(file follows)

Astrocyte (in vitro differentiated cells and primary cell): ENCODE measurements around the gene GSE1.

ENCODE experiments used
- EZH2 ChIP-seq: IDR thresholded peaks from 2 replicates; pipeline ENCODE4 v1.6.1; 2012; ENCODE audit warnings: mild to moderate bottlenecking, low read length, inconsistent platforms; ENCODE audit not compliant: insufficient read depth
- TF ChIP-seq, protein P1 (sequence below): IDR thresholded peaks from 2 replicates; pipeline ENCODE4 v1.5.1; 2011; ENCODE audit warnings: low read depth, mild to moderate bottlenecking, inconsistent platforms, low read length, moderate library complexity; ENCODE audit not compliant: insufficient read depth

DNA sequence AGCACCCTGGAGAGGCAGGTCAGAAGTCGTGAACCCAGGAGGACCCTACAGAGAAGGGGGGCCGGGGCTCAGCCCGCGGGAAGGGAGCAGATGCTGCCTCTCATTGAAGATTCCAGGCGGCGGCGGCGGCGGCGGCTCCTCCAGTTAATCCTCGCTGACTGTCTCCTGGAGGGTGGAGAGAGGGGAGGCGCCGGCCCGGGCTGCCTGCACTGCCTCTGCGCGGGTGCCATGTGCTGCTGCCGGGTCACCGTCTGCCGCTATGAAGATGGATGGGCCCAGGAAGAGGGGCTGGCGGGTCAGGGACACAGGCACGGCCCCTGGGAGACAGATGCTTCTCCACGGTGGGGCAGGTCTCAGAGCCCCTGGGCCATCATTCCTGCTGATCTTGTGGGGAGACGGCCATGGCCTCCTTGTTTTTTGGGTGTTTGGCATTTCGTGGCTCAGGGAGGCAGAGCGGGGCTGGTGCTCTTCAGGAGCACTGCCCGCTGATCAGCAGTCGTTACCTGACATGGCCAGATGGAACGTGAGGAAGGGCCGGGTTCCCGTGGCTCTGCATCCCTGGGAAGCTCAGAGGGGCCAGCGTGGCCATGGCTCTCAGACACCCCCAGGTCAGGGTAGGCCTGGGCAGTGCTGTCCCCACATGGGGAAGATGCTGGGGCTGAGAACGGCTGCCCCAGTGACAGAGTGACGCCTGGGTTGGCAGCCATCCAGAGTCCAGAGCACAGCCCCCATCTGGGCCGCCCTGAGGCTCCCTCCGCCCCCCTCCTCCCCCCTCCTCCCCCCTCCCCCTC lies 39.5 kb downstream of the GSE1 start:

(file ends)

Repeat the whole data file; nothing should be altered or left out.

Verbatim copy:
Astrocyte (in vitro differentiated cells and primary cell): ENCODE measurements around the gene GSE1.

ENCODE experiments used
- EZH2 ChIP-seq: IDR thresholded peaks from 2 replicates; pipeline ENCODE4 v1.6.1; 2012; ENCODE audit warnings: mild to moderate bottlenecking, low read length, inconsistent platforms; ENCODE audit not compliant: insufficient read depth
- TF ChIP-seq, protein P1 (sequence below): IDR thresholded peaks from 2 replicates; pipeline ENCODE4 v1.5.1; 2011; ENCODE audit warnings: low read depth, mild to moderate bottlenecking, inconsistent platforms, low read length, moderate library complexity; ENCODE audit not compliant: insufficient read depth

DNA sequence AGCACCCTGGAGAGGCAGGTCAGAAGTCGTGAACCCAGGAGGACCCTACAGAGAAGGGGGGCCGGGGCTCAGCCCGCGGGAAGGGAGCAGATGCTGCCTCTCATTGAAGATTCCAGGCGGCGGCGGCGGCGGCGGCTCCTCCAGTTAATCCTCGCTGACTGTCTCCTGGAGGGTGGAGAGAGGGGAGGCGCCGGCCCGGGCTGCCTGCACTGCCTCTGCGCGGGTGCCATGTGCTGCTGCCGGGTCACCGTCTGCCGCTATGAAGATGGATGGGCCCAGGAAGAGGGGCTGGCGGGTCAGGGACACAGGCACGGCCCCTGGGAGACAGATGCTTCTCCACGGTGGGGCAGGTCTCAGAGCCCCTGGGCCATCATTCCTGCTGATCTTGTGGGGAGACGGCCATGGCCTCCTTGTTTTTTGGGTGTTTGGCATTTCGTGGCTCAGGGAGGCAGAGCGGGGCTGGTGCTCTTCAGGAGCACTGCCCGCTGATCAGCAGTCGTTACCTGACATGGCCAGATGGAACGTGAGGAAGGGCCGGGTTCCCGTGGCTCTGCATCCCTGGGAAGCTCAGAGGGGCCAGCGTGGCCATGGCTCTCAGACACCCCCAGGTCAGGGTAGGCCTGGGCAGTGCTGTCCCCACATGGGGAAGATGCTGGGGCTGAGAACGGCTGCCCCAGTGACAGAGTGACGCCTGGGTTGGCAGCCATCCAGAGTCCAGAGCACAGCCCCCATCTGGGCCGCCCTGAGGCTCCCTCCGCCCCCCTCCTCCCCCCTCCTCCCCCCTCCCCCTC lies 39.5 kb downstream of the GSE1 start: